*I received a free electronic advance reading copy of this book in return for an honest review*
Status means everything in this society, including the difference between life and death. Tiana is a pampered member of the higher class of society, until her mother cuts her off and she must make her own way in the world. Tiana has a plan though – she has a knack for murder. Julia is Tiana’s first client, a lower-class girl, who volunteers at the local orphanage – an orphanage that’s being targeted by the infamous brothel-owner Bobby Nails. But as Tiana investigates she finds she might be in over her head. Tiana and Julia face a dangerous enemy on their quest for vengeance and justice, and they soon discover that they’re stronger together than a part. But will it be enough to stop Nails and save the orphans from a terrible fate?
The setting of Bubblegum feels like the near-future. Technology is pretty similar but the class system is very much a dystopian ideal – the rich get protection and are free to do whatever they want, including kill people from lower classes, while the lower classes struggle to get by with limited opportunities when it comes to work and education.
Bubblegum is a lot of fun and that’s down to the larger than life characters and the fact the action never really lets up for long. The characters are what really pulled me into this story. Tiana is bold, confident and a bit selfish sometimes, she seems to steamroll over Julia (and others) quite a few times but slowly you get to see that she’s not always as tough as she appears and she does truly care for a few select people. Julia is great. She’s the most relatable character of the bunch. She doesn’t have a lot of money, she cares a lot about the children she works with at the orphanage and she is very well aware of the dangerous situations she is slowly getting herself into and has very realistic, yet level-headed, reactions to it all.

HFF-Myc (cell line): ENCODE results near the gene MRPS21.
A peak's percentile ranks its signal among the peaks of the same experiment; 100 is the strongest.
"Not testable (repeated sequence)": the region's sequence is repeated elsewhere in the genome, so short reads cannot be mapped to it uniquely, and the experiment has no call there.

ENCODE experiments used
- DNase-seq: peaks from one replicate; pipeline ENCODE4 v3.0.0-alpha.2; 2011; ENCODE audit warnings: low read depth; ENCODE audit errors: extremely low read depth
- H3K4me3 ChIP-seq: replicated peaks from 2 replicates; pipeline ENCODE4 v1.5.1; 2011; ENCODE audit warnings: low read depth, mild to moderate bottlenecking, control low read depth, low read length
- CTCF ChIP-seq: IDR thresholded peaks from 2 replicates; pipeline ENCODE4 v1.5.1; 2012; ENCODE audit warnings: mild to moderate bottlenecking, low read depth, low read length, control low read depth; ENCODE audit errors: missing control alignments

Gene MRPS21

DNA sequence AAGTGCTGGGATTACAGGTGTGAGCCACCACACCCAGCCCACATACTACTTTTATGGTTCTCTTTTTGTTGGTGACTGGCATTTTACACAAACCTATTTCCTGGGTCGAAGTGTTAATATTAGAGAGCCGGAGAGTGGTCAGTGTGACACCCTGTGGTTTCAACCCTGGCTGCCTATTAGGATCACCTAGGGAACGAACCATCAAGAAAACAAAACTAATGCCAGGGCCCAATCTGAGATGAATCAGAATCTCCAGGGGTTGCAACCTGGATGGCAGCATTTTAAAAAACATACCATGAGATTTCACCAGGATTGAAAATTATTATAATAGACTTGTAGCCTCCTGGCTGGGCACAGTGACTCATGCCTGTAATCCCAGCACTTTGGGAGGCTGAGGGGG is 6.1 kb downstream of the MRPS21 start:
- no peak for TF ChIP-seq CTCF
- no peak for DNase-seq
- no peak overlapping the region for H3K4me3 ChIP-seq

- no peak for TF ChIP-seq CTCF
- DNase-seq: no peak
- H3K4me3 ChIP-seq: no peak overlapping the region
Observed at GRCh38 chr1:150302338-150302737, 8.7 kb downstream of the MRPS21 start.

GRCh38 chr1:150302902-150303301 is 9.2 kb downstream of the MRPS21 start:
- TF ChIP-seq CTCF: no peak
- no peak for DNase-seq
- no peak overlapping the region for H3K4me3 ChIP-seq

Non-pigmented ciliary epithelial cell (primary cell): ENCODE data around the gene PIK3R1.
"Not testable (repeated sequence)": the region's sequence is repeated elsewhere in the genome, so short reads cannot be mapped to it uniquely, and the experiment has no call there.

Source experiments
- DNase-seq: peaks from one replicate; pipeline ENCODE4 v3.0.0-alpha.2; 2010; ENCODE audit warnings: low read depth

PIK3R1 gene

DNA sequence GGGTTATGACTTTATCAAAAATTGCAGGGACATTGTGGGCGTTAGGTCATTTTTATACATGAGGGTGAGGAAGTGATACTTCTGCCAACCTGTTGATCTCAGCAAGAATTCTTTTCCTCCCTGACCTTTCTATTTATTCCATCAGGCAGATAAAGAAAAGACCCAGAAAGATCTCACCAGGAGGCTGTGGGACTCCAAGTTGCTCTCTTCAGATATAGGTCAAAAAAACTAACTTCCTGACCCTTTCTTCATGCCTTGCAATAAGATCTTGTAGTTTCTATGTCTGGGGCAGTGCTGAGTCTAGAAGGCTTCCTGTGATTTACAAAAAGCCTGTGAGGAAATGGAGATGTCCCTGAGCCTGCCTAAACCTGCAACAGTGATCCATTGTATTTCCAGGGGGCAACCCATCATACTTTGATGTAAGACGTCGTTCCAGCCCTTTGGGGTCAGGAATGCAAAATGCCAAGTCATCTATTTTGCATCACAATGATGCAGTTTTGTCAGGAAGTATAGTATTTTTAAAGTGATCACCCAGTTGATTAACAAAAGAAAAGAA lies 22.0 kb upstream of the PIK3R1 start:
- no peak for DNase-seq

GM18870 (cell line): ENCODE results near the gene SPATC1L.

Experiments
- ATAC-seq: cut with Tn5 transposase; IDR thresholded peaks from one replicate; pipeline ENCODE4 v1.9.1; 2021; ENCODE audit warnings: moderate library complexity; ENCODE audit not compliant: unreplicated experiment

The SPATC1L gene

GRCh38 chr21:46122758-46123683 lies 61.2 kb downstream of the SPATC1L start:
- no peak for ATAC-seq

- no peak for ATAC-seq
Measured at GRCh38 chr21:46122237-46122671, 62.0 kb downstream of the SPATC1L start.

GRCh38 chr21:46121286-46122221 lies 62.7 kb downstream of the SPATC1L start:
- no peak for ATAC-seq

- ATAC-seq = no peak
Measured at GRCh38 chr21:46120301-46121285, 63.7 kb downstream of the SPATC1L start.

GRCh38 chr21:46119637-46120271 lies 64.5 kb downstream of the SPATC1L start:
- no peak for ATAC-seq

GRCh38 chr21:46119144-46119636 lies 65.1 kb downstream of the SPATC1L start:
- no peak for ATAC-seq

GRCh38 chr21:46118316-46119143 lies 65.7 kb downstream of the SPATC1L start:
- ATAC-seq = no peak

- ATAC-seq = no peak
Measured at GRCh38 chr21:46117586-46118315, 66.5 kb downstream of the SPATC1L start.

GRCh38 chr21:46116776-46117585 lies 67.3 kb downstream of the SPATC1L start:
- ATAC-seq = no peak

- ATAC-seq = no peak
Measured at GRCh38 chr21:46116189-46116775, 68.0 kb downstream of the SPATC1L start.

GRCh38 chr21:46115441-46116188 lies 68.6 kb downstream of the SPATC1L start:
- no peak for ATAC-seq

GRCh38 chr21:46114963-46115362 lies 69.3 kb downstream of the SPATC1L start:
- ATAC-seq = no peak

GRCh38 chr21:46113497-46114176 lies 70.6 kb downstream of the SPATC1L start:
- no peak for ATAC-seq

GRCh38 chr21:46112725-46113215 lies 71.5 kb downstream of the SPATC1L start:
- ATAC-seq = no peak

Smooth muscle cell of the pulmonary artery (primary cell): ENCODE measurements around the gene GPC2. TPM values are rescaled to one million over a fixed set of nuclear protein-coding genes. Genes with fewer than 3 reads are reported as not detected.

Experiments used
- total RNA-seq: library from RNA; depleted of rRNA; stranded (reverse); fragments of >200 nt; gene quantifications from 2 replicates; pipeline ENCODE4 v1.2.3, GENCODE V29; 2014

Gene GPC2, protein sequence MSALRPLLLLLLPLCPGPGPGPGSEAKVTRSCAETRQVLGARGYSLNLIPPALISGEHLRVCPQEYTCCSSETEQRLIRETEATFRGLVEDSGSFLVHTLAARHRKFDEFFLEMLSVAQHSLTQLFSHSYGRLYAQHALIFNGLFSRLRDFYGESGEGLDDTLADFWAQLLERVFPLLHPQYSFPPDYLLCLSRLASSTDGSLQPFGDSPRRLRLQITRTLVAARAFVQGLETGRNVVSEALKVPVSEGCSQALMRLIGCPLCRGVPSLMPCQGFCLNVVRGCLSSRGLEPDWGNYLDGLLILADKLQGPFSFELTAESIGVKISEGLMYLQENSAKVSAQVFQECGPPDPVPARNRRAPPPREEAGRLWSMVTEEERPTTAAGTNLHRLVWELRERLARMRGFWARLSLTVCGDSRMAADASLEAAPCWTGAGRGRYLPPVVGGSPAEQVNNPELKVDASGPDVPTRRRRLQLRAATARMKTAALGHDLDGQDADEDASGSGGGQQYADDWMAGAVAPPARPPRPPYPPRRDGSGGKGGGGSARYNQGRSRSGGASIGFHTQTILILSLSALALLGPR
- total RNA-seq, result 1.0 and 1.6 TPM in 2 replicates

The dialogue between Tiana and Julia is great. To be honest, pretty much all the dialogue is quick and engaging, putting the point across without too much unnecessary exposition. It’s the relationship between Tiana and Julia as well as Ruby and William, two characters you are slowly introduced to and are just as engaging as the story progresses, that really makes Bubblegum for me. Tiana and Julia have such an unlikely yet solid friendship (what with Tiana being almost the stereotypical white rich girl while Julia is the black poor girl) and when Ruby and William come along they dynamic shifts but they all make a badass yet kind of messed up group of people.
I’m pretty sure Bubblegum is the first New Adult story I’ve read and if this is the kind of thing the NA bracket brings I’ll be reading more of it. Bubblegum doesn’t shy away from gory violence and it does have some sex scenes but nothing too explicit. However, there are references to prostitution, including child prostitution, and sexual violence.
While I can’t say anything about how good the representation is, there is a female/female romance between a lesbian character and a transgender character. The relationship between the two is organic and sweet and you’re really rooting for them both, especially as their personalities are kind of the complete opposite but they compliment each other a lot.
Bubblegum is action-packed and while it does feature tough themes like human-trafficking and prostitution, it still manages to be fun without lessening the traumas the characters face in these situations. 4/5.
Bubblegum is released on 9th October 2017